This page is dedicated to organizing various examples of standardized exam questions whose answer is subacute combined degeneration. While this may seem a odd practice, it is useful to see multiple examples of how subacute combined degeneration will be characterized on standardized exams (namely the boards and the shelf exams). This page is not meant to be used as a traditional question bank (as all of the answers will be the same), however seeing the classic “test” characterization for a disease is quite valuable.
KEY CHARACTERISTICS OF THIS CONDITION (ON EXAMS)
When it comes to standardized exams, each topic has its own “code” marked by key buzzwords, lab findings, clues, etc. If you are well versed in this code you will be able to more quickly identify the condition that is being discussed, and get the right answer on the exam you are taking. Below is the “code” for subacute combined degeneration.
- Decreased proprioception: this can present in numerous ways
- Worse gait in the dark
- Positive Romberg test (on exam)
- Signs of upper motor neuron damage: can include such things as…
- Babinski sign
- Increased reflexes
- Increased serum homocysteine and methylmalonic acid levels these will rise before serum B12 is decreased. Both are increased (unlike folate deficiency that only has increased homocysteine).
Question # 1
Over the past 7 months a 62 year old male has become confused when following directions, has had paresthesias of the hands/feet, and also has an unsteady gait that worsens in the dark. His past medical history is notable for atrophic gastritis. A physical exam shows hyperreflexia of the lower extremities, and the Babinkski signs is present bilaterally. His sensation to vibration is significantly decreased over the hands and the feet. Mental status testing that he cannot recall three objects after 5 minutes. What is a possible diagnosis?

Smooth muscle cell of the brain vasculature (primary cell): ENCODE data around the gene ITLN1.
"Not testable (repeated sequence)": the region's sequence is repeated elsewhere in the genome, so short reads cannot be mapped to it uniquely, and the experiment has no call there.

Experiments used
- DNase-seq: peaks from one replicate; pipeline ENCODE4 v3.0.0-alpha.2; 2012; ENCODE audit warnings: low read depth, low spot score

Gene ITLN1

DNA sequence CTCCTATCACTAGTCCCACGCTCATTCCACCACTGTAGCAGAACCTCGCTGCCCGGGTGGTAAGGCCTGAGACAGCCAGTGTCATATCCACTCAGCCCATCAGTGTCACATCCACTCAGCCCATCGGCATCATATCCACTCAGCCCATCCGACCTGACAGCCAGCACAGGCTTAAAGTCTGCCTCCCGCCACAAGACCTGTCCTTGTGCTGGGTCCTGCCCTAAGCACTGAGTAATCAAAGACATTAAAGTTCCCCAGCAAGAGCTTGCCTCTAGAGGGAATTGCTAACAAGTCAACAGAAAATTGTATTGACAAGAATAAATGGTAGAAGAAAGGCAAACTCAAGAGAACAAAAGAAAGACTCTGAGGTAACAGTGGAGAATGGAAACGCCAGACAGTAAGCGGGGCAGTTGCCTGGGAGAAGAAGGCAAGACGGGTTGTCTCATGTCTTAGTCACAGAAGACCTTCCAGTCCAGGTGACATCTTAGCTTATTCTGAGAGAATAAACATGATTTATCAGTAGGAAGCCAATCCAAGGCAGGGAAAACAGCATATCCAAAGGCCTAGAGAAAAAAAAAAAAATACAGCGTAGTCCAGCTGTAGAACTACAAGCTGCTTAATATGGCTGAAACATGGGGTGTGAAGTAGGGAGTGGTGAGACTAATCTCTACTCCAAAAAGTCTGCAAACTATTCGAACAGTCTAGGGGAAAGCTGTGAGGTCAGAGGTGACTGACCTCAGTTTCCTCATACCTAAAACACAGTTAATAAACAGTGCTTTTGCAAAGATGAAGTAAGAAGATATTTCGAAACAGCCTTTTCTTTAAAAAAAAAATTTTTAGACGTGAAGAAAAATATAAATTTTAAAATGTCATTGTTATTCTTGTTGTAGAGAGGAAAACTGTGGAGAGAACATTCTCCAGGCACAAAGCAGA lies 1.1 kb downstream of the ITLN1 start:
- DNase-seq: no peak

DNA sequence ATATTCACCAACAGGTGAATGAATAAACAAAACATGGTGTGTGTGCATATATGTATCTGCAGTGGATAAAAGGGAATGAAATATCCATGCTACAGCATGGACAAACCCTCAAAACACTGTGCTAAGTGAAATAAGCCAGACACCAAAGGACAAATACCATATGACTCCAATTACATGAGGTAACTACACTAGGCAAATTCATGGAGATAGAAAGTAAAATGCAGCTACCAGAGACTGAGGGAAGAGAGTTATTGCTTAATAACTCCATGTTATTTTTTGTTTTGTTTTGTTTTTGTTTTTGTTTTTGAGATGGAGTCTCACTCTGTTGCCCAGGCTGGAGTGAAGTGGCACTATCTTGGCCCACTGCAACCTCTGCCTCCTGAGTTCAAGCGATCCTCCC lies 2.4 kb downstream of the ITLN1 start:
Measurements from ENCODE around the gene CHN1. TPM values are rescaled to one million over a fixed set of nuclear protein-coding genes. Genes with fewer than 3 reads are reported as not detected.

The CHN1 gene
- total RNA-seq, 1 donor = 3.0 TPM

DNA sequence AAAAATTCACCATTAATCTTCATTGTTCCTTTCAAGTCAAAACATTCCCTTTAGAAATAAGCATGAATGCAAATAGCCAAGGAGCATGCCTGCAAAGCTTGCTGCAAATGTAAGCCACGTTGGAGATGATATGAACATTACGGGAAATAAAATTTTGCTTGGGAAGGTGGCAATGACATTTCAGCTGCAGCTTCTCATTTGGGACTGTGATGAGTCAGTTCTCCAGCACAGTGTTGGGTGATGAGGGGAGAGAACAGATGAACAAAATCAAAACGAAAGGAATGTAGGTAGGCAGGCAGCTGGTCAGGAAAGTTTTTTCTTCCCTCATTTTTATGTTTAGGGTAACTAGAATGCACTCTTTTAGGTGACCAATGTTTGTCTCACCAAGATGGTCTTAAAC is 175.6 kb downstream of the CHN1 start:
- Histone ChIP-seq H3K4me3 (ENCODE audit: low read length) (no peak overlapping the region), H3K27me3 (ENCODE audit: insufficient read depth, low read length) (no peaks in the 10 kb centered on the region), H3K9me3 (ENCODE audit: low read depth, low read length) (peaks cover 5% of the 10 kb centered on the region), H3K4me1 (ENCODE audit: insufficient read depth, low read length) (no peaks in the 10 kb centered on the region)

Explanation # 1
Impaired proprioception + upper motor neuron issues (increased reflexes/Babinski sign) = subacute combined degeneration (likely due to issues absorbing vitamin B12 secondary to atrophic gastritis)
Question # 2
Explanation # 2
TESTABLE FACTS ABOUT THIS TOPIC (BEYOND ITS IDENTIFICATION)
Many questions on standardized exams go beyond simply recognizing the underlying topic. Often there are specific testable facts regarding some aspect of the topic’s pathophysiology/management/clinical implications that are commonly asked. Some of these are listed below:
Page Updated: 03.28.2017